Steam locomotive and cars derailing at crossing

Affiliate Disclosure: We may receive a commision from some of the links and ads shown on this website (Learn More Here)

#1
Hi every one. I'm having some problems with my Atlas HO 571 Code 83 track 12.5 degree crossing. Some of my cars (all plastic wheels) will jump the rail or rock side to side pretty bad and the new locomotive I got for Christmas will jump the track or have a wheel or 2 jump the track to some degree with every crossing. My 2 GP 40s don't do that and seem to go through smoothly. The new locomotive I got is the A1 OO scale Flying Scotsman from Hornby. What can I do to fix this? Can I modify the existing crossing or do I need to use a different brand crossing? Thanks.
 
#2
I had the same problem. The older plastic wheels have a longer flange that bottoms out on the crossing. I solved the problem by changing out the wheels on my freight cars to metal wheels. I had some locos that had the same problems, but just quit using them. You might be able to deepen the plastic bottom of the crossing so your wheels don't bottom out. But I was afraid I would ruin the crossing so I didn't go that route.
 

D&J RailRoad

Professor of HO
#3
You have the larger flange wheels on the rolling stock and loco. The code 83 is a shallower cut to the ties and plates.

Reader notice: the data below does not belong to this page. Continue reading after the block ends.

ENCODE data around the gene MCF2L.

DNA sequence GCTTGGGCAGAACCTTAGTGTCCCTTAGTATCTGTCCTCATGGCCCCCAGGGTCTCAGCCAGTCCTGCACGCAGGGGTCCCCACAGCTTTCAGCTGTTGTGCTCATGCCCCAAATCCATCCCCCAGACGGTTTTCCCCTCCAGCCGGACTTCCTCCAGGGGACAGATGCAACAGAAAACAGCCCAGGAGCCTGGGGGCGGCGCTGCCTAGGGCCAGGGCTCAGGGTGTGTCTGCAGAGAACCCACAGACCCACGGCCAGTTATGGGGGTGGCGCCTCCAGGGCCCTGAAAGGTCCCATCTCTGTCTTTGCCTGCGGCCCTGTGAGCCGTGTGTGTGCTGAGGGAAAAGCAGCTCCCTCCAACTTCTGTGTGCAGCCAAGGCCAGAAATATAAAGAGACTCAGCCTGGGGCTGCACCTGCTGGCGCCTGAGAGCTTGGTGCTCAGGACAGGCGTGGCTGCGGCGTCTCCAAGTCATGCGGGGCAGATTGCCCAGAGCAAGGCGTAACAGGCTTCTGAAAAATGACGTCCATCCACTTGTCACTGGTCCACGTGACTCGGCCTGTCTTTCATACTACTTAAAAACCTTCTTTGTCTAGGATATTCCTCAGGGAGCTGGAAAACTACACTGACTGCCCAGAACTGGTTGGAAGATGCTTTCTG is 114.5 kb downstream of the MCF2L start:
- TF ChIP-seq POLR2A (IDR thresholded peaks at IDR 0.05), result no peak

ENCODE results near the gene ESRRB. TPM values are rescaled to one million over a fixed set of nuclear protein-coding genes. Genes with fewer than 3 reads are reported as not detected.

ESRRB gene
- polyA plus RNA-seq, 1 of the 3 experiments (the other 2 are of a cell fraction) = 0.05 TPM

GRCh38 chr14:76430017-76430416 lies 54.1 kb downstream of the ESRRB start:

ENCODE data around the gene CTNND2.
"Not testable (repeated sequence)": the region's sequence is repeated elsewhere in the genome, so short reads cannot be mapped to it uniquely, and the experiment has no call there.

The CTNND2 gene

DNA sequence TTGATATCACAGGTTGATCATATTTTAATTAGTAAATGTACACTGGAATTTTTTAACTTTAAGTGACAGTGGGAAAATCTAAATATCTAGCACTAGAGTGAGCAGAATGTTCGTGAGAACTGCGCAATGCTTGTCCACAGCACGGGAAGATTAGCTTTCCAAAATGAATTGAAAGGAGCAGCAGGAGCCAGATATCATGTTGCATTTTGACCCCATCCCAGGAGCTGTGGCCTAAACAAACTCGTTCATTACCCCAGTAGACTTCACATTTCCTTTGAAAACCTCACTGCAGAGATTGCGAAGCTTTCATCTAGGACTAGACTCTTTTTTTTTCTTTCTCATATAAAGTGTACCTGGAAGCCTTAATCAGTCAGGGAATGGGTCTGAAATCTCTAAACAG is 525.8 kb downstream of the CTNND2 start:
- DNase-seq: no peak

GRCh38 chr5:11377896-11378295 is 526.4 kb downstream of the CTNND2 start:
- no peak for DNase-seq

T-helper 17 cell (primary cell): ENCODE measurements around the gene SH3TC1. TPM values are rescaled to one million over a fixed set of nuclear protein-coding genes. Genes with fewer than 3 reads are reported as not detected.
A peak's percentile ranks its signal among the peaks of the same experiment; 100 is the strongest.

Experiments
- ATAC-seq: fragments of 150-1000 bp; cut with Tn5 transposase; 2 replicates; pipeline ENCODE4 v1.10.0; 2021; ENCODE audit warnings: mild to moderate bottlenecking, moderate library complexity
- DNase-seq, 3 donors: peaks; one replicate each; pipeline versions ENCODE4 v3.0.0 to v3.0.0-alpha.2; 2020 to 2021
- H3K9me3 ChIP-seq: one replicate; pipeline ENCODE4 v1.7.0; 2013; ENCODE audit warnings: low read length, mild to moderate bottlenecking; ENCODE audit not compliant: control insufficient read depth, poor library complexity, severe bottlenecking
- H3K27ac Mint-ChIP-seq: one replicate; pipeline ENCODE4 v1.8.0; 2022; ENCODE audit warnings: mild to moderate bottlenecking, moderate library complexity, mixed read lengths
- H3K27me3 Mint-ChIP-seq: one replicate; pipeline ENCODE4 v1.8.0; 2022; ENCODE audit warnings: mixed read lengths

Instead of replacing all your wheels, you might consider getting a code 100 crossing and some conversion tracks that take your track from code 83 to code 100.
If you are good at soldering you can make your own conversion tracks. Lay the track on a glass surface, rail head down and solder the rail ends together. The rail head will be level while the bottom side of the track will be offset.
 
#4
I had the same problem. The older plastic wheels have a longer flange that bottoms out on the crossing. I solved the problem by changing out the wheels on my freight cars to metal wheels. I had some locos that had the same problems, but just quit using them. You might be able to deepen the plastic bottom of the crossing so your wheels don't bottom out. But I was afraid I would ruin the crossing so I didn't go that route.
Hi Greg,

Thanks. I've been thinking of swapping out for metal wheels but just haven't pulled the trigger yet. I'm thinking that will help too with some of the wheels getting pinched in the rerailers.
 
#5
You have the larger flange wheels on the rolling stock and loco. The code 83 is a shallower cut to the ties and plates.
Instead of replacing all your wheels, you might consider getting a code 100 crossing and some conversion tracks that take your track from code 83 to code 100.